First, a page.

Gender and the lived experiences of climate change:
Vulnerabilities, adaptation capacities, and resilience of smallholder farms in Costa Rica
Tuesday, March 30 at 4:00 pm CET
(to request the meeting link please use the contact form)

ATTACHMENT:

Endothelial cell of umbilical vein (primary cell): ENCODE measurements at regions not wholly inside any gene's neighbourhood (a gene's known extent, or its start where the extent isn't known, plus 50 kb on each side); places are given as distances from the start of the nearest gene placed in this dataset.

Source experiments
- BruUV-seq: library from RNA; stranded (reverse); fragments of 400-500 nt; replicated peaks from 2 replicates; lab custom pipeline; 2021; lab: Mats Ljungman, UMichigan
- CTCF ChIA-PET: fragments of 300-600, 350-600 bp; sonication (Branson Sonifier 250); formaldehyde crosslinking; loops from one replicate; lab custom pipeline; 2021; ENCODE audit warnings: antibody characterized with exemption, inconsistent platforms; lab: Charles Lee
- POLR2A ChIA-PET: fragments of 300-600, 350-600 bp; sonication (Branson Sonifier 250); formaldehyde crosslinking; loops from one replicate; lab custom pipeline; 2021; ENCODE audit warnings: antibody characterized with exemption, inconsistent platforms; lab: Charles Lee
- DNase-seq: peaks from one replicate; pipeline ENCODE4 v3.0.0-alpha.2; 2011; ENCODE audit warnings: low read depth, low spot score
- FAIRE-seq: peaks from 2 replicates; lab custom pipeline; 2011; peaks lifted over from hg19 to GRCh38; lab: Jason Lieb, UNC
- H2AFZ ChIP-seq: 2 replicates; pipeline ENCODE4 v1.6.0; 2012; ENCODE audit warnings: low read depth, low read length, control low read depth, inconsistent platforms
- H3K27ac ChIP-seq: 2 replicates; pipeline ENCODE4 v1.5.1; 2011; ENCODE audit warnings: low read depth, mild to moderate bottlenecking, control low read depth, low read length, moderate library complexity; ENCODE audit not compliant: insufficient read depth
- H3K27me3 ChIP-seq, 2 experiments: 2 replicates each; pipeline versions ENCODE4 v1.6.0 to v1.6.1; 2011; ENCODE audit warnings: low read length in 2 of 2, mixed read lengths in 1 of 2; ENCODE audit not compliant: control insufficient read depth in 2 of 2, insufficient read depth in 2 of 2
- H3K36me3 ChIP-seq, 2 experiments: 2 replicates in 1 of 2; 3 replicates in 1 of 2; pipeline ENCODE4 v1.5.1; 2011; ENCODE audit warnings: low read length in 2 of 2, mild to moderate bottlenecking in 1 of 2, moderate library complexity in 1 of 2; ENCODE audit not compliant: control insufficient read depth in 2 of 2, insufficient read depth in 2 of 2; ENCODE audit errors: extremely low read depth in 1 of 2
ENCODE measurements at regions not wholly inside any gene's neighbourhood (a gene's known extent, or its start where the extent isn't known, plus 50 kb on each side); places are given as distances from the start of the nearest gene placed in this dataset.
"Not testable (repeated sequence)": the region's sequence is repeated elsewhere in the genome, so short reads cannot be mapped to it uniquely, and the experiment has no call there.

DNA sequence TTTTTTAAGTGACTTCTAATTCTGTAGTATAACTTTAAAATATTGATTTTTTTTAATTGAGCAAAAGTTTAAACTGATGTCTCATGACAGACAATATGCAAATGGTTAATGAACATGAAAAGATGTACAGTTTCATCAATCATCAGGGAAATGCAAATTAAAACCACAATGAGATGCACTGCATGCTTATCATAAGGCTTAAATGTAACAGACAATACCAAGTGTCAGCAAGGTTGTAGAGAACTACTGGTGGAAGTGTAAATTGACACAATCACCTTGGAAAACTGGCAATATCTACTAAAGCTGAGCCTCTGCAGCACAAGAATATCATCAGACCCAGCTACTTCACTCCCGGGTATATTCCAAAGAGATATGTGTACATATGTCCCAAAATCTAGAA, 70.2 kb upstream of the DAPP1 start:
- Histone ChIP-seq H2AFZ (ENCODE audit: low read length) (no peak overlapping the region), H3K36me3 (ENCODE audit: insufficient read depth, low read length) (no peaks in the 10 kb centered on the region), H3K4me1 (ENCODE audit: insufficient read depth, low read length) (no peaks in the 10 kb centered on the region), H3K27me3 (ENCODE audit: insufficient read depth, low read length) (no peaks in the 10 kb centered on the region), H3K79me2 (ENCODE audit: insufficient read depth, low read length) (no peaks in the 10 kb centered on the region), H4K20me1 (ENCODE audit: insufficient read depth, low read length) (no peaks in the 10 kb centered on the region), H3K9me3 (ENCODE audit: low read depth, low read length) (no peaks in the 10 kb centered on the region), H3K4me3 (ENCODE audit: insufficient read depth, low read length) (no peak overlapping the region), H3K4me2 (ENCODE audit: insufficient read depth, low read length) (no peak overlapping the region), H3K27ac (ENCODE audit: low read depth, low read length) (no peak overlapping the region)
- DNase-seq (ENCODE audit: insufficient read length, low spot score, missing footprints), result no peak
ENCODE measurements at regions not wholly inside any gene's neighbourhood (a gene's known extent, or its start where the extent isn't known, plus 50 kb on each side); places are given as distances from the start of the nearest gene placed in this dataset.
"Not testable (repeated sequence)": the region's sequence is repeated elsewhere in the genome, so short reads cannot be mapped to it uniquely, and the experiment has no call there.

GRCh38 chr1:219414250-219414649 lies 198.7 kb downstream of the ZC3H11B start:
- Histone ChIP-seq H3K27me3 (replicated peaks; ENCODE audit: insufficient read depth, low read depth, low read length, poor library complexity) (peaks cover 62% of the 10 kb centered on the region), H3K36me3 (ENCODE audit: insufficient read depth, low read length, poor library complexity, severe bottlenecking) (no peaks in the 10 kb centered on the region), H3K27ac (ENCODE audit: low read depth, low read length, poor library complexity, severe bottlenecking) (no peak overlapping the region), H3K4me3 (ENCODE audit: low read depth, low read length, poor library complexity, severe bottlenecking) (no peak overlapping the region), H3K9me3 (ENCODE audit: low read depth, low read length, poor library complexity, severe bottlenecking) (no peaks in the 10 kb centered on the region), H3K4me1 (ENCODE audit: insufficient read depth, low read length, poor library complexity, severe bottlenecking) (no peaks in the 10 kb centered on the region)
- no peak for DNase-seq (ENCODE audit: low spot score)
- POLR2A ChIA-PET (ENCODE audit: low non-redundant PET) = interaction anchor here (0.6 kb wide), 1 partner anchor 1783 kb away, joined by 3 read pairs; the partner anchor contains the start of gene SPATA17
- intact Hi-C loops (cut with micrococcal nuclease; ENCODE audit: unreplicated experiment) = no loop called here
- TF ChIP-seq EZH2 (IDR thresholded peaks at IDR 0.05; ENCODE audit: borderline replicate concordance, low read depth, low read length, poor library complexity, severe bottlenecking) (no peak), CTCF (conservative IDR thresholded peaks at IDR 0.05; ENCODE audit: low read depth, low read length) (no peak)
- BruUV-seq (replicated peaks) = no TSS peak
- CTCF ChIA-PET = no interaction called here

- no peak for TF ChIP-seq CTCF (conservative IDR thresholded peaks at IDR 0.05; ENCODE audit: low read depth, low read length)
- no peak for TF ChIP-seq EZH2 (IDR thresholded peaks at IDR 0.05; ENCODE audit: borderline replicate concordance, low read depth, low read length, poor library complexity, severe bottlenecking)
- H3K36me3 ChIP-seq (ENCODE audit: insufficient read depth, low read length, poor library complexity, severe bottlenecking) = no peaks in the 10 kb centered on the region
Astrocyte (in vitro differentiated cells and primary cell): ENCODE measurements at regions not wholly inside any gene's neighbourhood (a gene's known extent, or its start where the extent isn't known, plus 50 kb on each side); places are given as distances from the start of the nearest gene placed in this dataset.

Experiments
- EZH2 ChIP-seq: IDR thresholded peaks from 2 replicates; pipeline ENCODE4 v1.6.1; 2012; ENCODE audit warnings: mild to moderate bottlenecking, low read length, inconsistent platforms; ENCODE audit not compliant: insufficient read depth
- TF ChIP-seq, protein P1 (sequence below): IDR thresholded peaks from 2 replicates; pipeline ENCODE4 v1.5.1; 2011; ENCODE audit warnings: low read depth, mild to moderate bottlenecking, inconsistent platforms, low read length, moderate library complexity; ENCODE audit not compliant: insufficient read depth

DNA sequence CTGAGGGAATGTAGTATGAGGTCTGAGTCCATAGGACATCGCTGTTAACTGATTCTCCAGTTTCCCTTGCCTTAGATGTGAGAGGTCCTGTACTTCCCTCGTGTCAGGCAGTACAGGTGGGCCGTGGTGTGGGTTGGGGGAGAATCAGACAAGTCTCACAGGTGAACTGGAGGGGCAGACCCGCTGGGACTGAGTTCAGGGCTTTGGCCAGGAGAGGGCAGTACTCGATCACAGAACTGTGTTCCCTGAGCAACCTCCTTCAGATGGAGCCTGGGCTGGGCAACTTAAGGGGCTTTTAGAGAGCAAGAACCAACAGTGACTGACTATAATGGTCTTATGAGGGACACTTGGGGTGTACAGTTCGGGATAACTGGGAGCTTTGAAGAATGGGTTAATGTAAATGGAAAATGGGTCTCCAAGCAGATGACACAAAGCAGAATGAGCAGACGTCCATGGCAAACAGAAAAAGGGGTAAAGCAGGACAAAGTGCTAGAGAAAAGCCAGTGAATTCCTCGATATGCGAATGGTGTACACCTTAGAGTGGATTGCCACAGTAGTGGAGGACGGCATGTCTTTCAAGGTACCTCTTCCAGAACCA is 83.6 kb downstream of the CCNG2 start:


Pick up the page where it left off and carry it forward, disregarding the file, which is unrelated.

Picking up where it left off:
Public PhD Defense of Carolina Castillo Echeverría on Gender and the lived experiences of climate change: Vulnerabilities, adaptation capacities, and resilience of smallholder farms in Costa Rica Tuesday, March 30 at 4:00 pm CET (to request the meeting link please use the contact form) Defense Committee Chair: Anil Duman, Department of Political Science, CEU Supervisor: Viola Zentai, School of Public Policy and Department of Sociology and Social Anthropology, CEU Internal examiner: Guntra Aistara, Department of Environmental Sciences and Policy, CEU External examiner: Beth Bee, Department of Geography, Planning and Environment, East Carolina University The purpose of this research is to explore how climate change is experienced in the everyday lives of men and women dedicated to smallholder farming in Costa Rica, with a particular focus upon the role of gender in structuring differences in vulnerabilities, adaptation capacities, and resilience. The questions that the research seeks to answer are the following: How does the gender structure at the individual, interactional and institutional levels influence intra-household dynamics in smallholder farms managed by men compared to those managed by women, including the distribution of productive and reproductive labor? How do intra-household dynamics in smallholder farms managed by men and by women produce different climate change experiences and perceptions, as well as social constructions of vulnerabilities, adaptive capacities, and resilience to climate change? The empirical basis of this research is an in-depth case study of smallholder farms/households located in three localities in Costa Rica: Tierra Blanca and Llano Grande in northern Cartago, where they produce potatoes and onions; San Luis and San Miguel in Grecia, where they produce coffee and vegetables; and Cóbano in Puntarenas, where they produce vegetables. In each of these localities, smallholder farms/households managed by men and by women are the main unit of analysis to grasp intra-household dynamics such as gender power relations, bargaining processes, and decision-making, that take place within the members of the household. I used in-depth semi-structured interviews to gather information from family members of different ages, occupations, and marital status and I also did participant observations in two farms managed by women (one in Tierra Blanca and one in San Miguel) and one farm managed by a man (in Tierra Blanca). Through the analysis of intrahousehold dynamics, in this research I argue that households’ vulnerabilities, adaptations capacities, and resilience, as well as that of its members, are constructed differently, but relationally, because of gender and how it intersects with other structures. First, I show that male, female and co-managed farms display different power configurations that result in a distinct division of labor, which is best observed in the allocation of agricultural rights and responsibilities. Although most farms are owned and managed by men due to gender-neutral policies and gender norms, land tenure provides women with a greater fallback position and stronger bargaining power to negotiate their land user rights and assume the farm’s management. So, they become the main decision-makers and, consequently, challenge the gender order. Due to these farms’ distinct power configuration, I sustain that member’s vulnerabilities within these households are constructed differently. For instance, male and female managers are the least vulnerable to climate change because of their decision-making power and control of the farm. They also have the last word in the adaptations used, so the adaptations implemented in male, female and co-managed farms tend to vary. Shaped by the external resources available to them in their locality, their adaptations reflect the situatedness and subjectivity of the farm manager(s). As for other household members, their vulnerabilities may increase when they face an inability to take to part in negotiations and decision-making (Katz, 1997) because they are unable to share their needs and opinions through which to influence climate change related choices. In turn, it also limits the farm’s adaptation capacity and possibility to build resilience. On the contrary, households in which all members take part in negotiations and practice an egalitarian style of decision-making, reduce each member’s vulnerabilities, while also increasing these farms adaptation capacities and their possibility to build resilience.